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Analyzing US-China Tech Diplomacy: Impact on Global Telecoms

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Geopolitical frictions between China and the US have been reflected in their evolving relations within the global supply chain. The drive from both sides to enhance their domestic production capacities notably manifests in the semiconductor industry. Here, governmental agencies of both nations have introduced substantial subsidies to encourage in-country companies and buffer any potential shocks from bilateral sanctions.

The year 2022 witnessed the Biden Administration give its approval to the CHIPS and Science Act. This legislation directed a hefty $52.7 billion towards industry subsidies over a span of five years to foster the country’s chip manufacturing abilities, including R&D efforts. This move was soon followed by announcements from various chip firms, including Intel and Taiwan Semiconductor Manufacturing Company (TSMC), indicating their plans for constructing fabrication facilities within the US.

The Chinese government is purportedly gearing up to invest approximately 1 trillion yuan ($145 billion) over the forthcoming five years as subsidies for their domestic sector. Coupled with no immediate end in sight for sanctions and an escalating domestic chip-making ability, China has taken a notable stride towards self-sufficiency. The latest development reported is that US technology will be phased out from government computers.

Released in December of the previous year, new governmental mandates direct government agencies to employ equipment exclusively from brands labeled as ‘safe and reliable’ by the China Information Technology Security Evaluation Center (CITSEC). Notably, only Chinese companies currently occupy the list approved by CITSEC. The goal to shift to domestically manufactured equipment has a set deadline of 2027, as per insiders talking to the Financial Times.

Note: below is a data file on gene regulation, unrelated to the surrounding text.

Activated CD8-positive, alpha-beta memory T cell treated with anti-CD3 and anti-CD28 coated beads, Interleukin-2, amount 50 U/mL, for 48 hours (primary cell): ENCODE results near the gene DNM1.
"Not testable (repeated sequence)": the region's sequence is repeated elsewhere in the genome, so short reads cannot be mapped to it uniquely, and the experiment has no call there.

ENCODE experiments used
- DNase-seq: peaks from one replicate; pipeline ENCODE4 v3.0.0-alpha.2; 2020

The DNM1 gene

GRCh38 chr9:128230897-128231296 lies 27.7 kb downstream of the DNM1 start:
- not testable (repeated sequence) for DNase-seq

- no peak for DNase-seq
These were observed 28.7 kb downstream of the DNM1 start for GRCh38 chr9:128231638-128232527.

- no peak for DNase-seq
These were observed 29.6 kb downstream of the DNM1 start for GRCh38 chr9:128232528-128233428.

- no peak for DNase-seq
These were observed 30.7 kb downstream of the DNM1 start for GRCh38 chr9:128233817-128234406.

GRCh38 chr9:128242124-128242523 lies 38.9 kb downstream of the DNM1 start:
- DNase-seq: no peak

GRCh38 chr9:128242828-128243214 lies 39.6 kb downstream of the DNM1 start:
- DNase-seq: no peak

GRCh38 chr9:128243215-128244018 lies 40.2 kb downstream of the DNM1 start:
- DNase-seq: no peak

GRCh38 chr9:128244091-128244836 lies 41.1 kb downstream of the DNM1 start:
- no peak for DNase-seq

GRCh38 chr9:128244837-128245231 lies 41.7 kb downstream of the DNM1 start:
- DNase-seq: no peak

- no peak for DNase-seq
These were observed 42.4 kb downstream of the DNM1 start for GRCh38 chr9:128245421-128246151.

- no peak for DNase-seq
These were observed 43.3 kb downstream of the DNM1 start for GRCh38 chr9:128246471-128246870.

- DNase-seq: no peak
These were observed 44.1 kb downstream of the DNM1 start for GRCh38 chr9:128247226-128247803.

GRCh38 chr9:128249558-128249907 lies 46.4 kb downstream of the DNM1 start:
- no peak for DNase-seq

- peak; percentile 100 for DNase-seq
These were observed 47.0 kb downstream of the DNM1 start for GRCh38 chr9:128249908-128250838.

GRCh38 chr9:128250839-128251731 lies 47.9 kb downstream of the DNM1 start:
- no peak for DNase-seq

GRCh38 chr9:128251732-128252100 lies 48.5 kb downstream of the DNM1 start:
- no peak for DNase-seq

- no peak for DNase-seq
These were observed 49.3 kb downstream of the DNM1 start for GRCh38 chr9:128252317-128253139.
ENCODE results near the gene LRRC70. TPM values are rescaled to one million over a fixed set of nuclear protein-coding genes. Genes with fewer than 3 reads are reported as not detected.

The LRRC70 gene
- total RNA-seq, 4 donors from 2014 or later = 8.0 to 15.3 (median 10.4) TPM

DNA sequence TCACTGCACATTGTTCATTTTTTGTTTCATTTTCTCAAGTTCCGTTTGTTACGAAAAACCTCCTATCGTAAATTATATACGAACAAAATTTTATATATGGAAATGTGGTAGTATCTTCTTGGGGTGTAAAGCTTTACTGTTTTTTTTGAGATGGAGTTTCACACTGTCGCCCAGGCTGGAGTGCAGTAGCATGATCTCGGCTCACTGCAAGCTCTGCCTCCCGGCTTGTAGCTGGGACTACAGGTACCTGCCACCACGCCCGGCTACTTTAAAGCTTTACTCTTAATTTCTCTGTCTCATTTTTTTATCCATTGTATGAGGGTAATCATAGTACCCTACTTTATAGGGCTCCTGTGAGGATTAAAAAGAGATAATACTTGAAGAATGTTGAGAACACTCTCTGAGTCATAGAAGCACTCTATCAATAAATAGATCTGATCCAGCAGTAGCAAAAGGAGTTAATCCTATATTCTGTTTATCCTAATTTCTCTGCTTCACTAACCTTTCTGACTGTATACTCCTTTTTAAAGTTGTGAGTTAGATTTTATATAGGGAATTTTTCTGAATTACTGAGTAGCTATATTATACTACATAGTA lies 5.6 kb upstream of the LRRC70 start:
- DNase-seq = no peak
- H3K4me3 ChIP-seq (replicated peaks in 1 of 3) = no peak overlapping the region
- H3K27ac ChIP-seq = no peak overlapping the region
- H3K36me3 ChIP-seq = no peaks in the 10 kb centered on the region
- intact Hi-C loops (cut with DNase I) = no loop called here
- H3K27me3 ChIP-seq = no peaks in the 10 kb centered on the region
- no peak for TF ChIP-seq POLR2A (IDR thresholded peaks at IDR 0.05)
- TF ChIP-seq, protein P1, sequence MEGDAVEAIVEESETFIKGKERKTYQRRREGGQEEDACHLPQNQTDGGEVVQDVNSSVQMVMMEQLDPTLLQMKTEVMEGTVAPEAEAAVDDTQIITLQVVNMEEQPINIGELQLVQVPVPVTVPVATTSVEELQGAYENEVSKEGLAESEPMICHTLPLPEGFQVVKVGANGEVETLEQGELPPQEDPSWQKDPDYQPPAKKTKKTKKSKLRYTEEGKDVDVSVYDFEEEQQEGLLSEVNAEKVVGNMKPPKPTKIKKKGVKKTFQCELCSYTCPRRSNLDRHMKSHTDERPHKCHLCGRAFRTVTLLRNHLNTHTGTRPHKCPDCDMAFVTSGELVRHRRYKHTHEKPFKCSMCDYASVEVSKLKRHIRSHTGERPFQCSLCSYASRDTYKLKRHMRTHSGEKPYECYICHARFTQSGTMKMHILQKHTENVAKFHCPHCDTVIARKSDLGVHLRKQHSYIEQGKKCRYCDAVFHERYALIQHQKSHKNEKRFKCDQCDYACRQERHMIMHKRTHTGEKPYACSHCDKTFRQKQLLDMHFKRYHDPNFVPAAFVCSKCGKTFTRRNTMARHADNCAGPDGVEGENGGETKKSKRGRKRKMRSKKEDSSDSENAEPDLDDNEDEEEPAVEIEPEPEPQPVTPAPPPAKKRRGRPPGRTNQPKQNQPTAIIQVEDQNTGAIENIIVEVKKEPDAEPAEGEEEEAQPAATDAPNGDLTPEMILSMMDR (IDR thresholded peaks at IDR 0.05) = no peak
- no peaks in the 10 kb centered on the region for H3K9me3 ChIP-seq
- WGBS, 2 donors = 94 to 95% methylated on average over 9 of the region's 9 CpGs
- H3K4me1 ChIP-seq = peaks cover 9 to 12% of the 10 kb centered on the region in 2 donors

These new rules are foreseen to impact US firms significantly, especially those with a significant market share in China, such as Intel and AMD. With Chinese clientele making up 27% of Intel’s $54 billion total revenue and 15% of AMD’s $23 billion sales in the last fiscal, the stakes are high. While these corporations would undoubtedly attempt to get on CITSEC’s whitelist, this would necessitate the disclosure of sensitive R&D data, a step most tech giants might be hesitant to take.

On the flip side, replacing all governmental hardware within China with domestically sourced equipment is likely to be an expensive, time-intensive process. Furthermore, skepticism lingers over the maturity and performance of domestic equipment. While there is no denying that China’s domestic chip tech has advanced leaps and bounds in recent times, there are reservations about its performance caliber compared to US technology.

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